Sense of Place: How Mark West Creek got its name
By ARTHUR DAWSON / Special to Towns
Mark West Creek flows from its headwaters in the Mayacamas to the Laguna de Santa Rosa near Forestville. Its name recalls one of the first families to settle Sonoma County in Mexican times.
As a young man, William Mark West left England to work as a ship’s carpenter. Reaching Mexico’s Pacific Coast in 1825, he stayed for seven years, long enough to learn the language and culture. Then he headed north to the territory of California.
While working as a lumberman near Santa Cruz, West met Guadalupe Vasquez. Guadalupe was a well-connected young woman — both a niece of General Vallejo and cousin of the territorial governor. After being baptized as a Catholic, West married Guadalupe and became a Mexican citizen.
In 1839, the couple moved to the “Northern Frontier” and settled by a creek known to the First People as potiquiyomi. West received a 6,600-acre land grant extending on either side of the creek, from the hills to the Russian River. It was said to be some of the richest land in California.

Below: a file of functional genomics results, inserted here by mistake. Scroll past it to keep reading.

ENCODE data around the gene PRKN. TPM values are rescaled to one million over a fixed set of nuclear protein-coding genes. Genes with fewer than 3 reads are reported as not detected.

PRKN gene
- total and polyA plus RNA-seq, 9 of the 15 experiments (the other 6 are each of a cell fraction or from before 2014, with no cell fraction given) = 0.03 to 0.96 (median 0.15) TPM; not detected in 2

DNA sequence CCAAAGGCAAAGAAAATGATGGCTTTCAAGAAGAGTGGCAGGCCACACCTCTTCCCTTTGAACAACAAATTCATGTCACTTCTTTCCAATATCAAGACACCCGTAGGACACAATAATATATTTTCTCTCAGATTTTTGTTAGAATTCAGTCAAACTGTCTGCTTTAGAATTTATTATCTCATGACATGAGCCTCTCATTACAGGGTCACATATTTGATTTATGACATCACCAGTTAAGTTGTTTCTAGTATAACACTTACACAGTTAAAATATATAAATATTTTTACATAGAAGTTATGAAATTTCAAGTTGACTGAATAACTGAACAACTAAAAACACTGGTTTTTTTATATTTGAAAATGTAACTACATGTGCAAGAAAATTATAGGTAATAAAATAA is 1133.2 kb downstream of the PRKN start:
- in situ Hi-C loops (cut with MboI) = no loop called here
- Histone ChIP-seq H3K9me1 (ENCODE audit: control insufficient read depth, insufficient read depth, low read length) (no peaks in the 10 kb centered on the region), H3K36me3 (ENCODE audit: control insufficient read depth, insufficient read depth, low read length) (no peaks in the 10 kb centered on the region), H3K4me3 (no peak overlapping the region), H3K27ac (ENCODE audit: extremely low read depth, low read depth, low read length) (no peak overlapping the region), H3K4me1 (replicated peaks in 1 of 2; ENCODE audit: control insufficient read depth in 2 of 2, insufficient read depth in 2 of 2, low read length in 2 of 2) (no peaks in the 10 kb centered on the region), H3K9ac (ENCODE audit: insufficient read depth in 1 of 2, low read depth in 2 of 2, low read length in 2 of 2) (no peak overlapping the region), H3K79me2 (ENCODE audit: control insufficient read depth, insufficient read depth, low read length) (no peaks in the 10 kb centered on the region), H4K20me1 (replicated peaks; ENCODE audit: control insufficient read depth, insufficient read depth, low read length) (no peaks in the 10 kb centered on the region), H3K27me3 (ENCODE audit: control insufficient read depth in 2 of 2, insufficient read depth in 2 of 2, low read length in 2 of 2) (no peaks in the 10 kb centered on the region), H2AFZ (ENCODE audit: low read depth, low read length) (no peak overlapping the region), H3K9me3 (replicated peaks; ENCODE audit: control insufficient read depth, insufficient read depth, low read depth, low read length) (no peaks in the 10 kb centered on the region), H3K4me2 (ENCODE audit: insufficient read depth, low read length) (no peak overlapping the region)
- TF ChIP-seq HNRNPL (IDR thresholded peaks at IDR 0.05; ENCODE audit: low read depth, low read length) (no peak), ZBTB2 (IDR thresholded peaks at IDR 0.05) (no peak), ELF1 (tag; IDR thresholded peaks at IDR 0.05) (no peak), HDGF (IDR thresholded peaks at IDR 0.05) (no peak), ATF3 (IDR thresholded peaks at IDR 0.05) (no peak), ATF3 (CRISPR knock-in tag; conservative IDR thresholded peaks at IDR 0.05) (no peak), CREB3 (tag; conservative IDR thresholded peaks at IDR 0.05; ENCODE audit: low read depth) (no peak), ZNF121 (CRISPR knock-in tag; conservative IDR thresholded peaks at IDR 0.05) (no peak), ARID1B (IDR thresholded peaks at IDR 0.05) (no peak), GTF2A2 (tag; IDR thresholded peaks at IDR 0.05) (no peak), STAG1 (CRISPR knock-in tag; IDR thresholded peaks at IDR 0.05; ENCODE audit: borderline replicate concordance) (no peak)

Mark and Guadalupe built an adobe and redwood hacienda and soon had acres of tilled fields, several other buildings and a corral. Their seven children grew up speaking both Spanish and English.
After Mark died in 1850, Guadalupe took over running the rancho, but the family’s fortunes soon began to turn. Within 10 years, their cattle herd was reduced from 2,000 to just 12.
Despite changed circumstances, the Wests’ legacy lived on. When Mark West School was established, it was the only one in the county taught in Spanish. Mark West Creek became the new name for potiquiyomi.
And though the family was unable to hold onto their land, Mark and Guadalupe and at least five of their children are still there, buried in the old rancho’s family cemetery.
You can contact historical ecologist Arthur Dawson at email@example.com.